confidence. However, time and space constraints may hinder routine integration
of simulation into medical student education. Findings regarding effectiveness
of a concise and easy-to-implement medical student education program consisting
of an NSVD simulation and lecture are presented.
on-campus outpatient space was used for an educational program aimed at third
year medical students. This program occurred at the start of the obstetrics and
gynecology clerkship and consisted of: (1) lecture on NSVD of fetus and
placenta, stages of labor and identification of lacerations and fetal
presentation, station and position and (2) simulation of an NSVD on a portable
birthing mannequin. No more than 9 students participated during the 45-minute
program. 15 to 20 minutes were used for lecture; 25 to 30 minutes for
simulation. Medical students completed questionnaires before and after the
program regarding confidence (based on a 1-5 Likert scale, 5 being very
confident) and knowledge on NSVD and associated aspects (total possible score
Results: Total of
33 medical students participated. Mean confidence and knowledge scores
significantly increased from 1.9 to 3.9 (p < 0.001) and from 8.8 to 14.3 (p
< 0.001) before and after the program, respectively.
Discussions: A concise and
easy-to-implement educational program consisting of an NSVD simulation and
lecture significantly improves medical student confidence and knowledge.
CREOG & APGO Annual Meeting, 2019, Student, Faculty, Clerkship Director, Clerkship Coordinator, Patient Care, Medical Knowledge, UME, Simulation, Lecture, General Ob-Gyn,
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Increasing Access to Emergency Contraception, Non-emergent Contraception, and LARC Referrals in the Emergency Room: A Resident-based Educational Intervention
Purpose: The aim of this study is to determine whether an educational
intervention improves emergency medicine residents\' knowledge of and personal
comfort with prescribing EC, offering non-emergent contraception, and referring
patients for LARCs.
Background: Approximately 50% of pregnancies in the United States
are unintended. Increasing access to emergency contraception (EC), non-emergent
contraception, and long-acting reversible contraception methods (LARCs) is one
way of decreasing unintended pregnancies. Emergency rooms enable physicians to
assess a woman\'s risk of unintended pregnancy and afford an opportunity to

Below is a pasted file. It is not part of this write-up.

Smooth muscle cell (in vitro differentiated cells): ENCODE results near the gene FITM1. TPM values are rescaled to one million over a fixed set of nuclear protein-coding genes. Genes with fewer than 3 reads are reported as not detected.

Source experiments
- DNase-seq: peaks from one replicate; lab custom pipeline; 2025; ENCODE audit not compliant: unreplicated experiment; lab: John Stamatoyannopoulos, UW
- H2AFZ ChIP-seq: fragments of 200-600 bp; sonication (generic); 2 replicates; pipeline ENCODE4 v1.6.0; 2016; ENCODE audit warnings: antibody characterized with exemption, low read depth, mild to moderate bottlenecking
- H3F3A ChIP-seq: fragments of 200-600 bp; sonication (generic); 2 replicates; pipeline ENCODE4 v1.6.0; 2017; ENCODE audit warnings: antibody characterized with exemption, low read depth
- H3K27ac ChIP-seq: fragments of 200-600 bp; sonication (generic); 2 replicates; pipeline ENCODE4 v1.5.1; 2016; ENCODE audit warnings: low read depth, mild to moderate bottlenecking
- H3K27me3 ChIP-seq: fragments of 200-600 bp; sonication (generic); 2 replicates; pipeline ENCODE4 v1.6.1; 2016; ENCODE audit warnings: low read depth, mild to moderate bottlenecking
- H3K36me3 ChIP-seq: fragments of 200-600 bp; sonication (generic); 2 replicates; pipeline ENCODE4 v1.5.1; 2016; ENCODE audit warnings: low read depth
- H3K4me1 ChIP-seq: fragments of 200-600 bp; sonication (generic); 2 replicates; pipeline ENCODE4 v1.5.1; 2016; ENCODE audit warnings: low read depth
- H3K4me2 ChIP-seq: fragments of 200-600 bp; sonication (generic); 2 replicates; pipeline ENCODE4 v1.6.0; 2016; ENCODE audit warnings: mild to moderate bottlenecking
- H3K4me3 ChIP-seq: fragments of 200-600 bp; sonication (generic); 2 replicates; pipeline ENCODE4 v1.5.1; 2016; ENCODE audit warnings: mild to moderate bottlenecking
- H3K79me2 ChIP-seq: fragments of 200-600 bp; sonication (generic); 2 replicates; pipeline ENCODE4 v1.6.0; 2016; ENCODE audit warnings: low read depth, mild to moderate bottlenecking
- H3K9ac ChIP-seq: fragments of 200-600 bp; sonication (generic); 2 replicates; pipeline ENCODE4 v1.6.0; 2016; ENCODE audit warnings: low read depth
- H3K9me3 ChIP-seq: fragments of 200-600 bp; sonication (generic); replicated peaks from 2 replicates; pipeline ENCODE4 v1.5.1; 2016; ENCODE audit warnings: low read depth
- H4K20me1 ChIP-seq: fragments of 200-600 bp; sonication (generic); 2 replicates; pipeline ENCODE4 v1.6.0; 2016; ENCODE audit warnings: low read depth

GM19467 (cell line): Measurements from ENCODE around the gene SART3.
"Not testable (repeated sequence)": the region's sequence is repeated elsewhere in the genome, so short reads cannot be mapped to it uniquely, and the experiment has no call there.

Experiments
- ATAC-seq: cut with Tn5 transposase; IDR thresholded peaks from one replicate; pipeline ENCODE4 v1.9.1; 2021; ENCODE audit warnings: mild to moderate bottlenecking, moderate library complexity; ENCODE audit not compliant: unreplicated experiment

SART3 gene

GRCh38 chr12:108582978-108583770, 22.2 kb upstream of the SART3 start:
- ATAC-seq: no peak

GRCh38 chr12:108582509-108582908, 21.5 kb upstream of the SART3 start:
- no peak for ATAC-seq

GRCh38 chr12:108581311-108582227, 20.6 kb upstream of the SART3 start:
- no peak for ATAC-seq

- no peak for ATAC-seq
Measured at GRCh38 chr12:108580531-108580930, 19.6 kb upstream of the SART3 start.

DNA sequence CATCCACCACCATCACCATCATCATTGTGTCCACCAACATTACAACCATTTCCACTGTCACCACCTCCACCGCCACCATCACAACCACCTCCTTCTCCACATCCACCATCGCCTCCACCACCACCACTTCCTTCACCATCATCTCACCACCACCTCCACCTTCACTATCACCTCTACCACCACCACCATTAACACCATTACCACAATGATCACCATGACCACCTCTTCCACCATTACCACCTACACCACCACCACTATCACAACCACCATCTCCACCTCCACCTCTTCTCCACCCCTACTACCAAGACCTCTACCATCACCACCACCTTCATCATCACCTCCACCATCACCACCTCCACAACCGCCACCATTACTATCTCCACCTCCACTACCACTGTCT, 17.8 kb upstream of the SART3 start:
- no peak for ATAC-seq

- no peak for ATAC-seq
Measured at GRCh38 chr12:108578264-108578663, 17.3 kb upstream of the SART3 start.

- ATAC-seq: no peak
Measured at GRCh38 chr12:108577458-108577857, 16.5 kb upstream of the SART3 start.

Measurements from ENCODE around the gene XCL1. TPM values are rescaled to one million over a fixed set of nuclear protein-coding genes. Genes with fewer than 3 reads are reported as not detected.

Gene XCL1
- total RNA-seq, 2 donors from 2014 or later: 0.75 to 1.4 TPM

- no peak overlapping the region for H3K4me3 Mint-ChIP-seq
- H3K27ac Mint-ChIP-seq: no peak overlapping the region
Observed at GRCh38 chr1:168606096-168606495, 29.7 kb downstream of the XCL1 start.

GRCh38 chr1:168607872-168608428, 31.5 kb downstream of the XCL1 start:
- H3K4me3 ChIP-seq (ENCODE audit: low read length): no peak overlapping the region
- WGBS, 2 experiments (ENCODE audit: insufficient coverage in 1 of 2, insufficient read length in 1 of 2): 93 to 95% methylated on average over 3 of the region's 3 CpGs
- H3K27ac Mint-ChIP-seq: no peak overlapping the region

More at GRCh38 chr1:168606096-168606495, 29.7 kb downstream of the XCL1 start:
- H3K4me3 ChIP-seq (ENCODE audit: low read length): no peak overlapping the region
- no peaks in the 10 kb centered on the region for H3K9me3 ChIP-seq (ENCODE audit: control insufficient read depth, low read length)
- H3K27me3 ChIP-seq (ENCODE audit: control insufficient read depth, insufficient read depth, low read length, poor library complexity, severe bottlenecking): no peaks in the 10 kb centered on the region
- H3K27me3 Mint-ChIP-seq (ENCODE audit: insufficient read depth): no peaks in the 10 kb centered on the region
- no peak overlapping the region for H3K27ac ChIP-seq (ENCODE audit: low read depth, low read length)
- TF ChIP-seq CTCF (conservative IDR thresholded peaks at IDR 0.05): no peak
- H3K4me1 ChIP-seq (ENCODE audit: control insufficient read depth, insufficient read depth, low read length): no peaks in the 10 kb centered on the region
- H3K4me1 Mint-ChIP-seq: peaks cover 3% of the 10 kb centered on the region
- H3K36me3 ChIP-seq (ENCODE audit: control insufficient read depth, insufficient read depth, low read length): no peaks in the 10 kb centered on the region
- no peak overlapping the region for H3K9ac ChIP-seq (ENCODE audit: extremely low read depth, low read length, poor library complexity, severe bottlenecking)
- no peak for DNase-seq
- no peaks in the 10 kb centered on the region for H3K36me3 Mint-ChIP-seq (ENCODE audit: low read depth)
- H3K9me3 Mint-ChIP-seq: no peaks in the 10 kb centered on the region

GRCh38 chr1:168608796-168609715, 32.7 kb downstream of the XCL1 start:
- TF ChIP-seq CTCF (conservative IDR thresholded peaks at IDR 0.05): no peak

intervene, if appropriate. Previous studies have found that emergency medicine
physicians do not always offer EC, even in cases of sexual assault. Barriers to
prescribing EC have been identified and include time constraints, lack of
clinical resources, concern about discouraging regular birth control, and
concern about birth defects.
Methods: Emergency medicine residents were given an interactive
lecture on contraception with emphasis on EC. They were also given a pocketbook
on contraception to keep. Pre- and post-lecture surveys were given in person,
along with another 6 months later. The surveys assessed knowledge, comfort
level, and prescribing/referring practices with both quantitative data and
qualitative data. Data will also be extracted from the electronic medical
record to assess if there was an increase in prescriptions for contraception
and/or referrals to family planning.
Results: The preliminary data analysis is currently being
conducted. Twenty-three emergency medicine residents completed the pre- and
post-test surveys. Additional information from prescriptions and referrals will
provide objective data to assess whether the educational intervention changed
Discussions: There are two hypotheses for this study. First, it is
hypothesized that an educational intervention will increase emergency medicine
residents\' knowledge of and comfort with EC, non-emergent contraception, and
LARCs. Second, there will be a significant increase in prescriptions for EC,
non-emergent contraception, and referrals for LARCs one year after the
educational intervention takes place. If the hypotheses are correct, residency
programs and hospitals should consider developing educational strategies and
policies to improve access to contraception in the emergency room and prevent
CREOG & APGO Annual Meeting, 2019, Student, Resident, Faculty, Clerkship Director, Clerkship Coordinator, Osteopathic Faculty, Residency Director, Residency Coordinator, Patient Care, Medical Knowledge, Systems-Based Practice & Improvement, GME, CME, Assessment, Lecture, Quality & Safety, Contraception or Family Planning,